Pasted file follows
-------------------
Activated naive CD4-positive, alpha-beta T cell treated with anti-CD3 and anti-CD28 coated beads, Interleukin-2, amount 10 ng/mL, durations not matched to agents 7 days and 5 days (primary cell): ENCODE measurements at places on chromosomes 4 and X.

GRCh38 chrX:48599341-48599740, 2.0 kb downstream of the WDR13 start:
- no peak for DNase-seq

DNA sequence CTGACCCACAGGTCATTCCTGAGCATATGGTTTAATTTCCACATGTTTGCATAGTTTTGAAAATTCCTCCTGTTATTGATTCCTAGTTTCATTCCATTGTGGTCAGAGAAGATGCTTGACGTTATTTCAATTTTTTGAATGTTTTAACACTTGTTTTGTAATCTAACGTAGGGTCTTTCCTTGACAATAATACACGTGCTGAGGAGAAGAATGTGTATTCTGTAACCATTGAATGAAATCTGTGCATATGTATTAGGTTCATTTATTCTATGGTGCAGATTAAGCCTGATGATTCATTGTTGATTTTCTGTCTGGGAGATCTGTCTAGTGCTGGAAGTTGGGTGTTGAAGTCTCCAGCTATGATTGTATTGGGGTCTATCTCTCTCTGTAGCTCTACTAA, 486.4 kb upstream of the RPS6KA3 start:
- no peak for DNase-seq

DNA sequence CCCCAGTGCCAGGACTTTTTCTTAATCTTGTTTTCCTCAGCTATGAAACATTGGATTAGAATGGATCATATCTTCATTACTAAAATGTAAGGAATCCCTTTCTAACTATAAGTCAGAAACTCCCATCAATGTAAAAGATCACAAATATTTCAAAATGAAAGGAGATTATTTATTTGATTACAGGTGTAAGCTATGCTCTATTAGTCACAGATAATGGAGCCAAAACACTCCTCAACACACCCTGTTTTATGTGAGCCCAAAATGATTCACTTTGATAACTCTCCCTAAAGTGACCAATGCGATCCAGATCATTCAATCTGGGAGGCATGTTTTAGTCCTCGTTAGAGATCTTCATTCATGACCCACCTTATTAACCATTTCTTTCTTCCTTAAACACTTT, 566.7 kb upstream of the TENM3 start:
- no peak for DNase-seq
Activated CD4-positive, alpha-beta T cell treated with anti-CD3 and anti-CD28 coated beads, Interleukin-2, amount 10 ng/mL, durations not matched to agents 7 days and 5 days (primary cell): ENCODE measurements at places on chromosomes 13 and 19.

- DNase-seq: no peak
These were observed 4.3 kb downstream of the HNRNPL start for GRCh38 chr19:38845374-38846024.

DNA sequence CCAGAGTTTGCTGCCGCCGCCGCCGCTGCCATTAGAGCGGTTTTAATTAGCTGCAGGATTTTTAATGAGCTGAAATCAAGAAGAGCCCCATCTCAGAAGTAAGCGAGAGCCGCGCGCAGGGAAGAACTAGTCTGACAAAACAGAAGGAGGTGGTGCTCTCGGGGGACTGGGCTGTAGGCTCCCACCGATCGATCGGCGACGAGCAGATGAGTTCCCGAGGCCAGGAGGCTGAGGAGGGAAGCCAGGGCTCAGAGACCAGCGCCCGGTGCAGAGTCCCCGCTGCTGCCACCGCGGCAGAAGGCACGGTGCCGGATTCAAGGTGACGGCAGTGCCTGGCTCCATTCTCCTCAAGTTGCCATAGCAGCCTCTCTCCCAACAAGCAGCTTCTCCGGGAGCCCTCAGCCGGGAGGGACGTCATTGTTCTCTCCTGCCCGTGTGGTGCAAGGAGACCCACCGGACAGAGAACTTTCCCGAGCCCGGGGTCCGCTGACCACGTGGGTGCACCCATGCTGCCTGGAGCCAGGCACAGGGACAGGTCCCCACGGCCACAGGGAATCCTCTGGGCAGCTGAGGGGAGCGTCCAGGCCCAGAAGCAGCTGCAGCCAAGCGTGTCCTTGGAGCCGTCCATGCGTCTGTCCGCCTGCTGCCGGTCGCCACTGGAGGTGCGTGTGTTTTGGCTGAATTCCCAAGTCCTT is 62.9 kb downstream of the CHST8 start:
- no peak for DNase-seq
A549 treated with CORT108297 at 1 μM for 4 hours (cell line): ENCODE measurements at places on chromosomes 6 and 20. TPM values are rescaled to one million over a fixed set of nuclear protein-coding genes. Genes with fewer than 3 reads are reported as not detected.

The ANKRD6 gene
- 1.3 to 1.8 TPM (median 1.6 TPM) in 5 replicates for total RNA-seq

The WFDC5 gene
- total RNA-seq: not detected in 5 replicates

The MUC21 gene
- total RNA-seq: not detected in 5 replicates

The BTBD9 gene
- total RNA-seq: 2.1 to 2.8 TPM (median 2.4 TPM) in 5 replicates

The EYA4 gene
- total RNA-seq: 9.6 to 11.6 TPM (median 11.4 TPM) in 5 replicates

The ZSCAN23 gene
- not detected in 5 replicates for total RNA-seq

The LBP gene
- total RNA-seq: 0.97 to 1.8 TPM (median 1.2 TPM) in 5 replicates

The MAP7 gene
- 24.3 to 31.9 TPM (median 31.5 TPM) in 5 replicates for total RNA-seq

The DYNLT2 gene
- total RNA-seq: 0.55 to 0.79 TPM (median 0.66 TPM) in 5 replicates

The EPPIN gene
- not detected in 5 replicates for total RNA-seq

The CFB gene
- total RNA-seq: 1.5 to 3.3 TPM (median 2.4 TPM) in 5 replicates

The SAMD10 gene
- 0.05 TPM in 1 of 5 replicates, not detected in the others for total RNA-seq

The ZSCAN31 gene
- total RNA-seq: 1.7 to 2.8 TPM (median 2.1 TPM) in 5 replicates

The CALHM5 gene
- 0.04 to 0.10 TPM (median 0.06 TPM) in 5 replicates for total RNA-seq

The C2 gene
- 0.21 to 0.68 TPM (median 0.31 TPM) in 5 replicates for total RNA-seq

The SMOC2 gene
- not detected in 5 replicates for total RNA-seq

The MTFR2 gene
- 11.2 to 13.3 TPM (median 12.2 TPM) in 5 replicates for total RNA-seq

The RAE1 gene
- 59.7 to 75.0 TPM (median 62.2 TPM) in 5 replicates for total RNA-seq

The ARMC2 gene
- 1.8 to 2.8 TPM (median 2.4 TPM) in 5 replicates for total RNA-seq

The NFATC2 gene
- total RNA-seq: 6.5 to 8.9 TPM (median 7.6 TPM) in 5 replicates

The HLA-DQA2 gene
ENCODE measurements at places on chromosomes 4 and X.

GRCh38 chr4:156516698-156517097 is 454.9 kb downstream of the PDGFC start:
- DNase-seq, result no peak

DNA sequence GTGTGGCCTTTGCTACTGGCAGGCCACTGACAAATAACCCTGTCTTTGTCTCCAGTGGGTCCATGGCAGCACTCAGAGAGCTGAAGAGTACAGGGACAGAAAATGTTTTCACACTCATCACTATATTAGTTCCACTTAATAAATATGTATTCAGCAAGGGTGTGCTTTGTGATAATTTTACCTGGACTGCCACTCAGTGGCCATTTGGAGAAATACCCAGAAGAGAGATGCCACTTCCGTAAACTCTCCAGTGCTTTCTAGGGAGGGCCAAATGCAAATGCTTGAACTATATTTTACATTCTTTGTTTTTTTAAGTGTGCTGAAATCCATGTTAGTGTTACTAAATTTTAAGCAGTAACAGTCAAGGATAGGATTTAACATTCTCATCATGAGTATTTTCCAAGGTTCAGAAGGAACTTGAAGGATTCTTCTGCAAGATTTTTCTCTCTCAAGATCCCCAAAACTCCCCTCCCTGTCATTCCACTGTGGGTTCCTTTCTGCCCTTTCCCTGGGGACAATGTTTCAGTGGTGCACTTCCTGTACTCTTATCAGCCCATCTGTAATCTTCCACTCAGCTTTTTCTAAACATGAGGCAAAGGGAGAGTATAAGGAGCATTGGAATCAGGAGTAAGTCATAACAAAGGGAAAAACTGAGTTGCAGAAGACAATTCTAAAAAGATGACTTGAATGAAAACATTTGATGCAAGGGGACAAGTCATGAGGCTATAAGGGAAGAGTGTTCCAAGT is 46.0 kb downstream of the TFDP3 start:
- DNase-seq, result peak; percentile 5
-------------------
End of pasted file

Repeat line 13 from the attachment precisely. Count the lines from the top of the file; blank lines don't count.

A549 treated with CORT108297 at 1 μM for 4 hours (cell line): ENCODE measurements at places on chromosomes 6 and 20. TPM values are rescaled to one million over a fixed set of nuclear protein-coding genes. Genes with fewer than 3 reads are reported as not detected.